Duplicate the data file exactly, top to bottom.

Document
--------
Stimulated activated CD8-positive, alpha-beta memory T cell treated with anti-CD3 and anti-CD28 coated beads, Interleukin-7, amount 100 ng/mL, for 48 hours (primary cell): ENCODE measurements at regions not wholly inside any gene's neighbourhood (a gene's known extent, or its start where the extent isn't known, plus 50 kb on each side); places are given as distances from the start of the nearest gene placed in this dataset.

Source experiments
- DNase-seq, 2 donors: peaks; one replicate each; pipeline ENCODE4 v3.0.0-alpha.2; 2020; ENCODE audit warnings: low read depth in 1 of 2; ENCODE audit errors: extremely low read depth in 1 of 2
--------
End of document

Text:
Stimulated activated CD8-positive, alpha-beta memory T cell treated with anti-CD3 and anti-CD28 coated beads, Interleukin-7, amount 100 ng/mL, for 48 hours (primary cell): ENCODE measurements at regions not wholly inside any gene's neighbourhood (a gene's known extent, or its start where the extent isn't known, plus 50 kb on each side); places are given as distances from the start of the nearest gene placed in this dataset.

Source experiments
- DNase-seq, 2 donors: peaks; one replicate each; pipeline ENCODE4 v3.0.0-alpha.2; 2020; ENCODE audit warnings: low read depth in 1 of 2; ENCODE audit errors: extremely low read depth in 1 of 2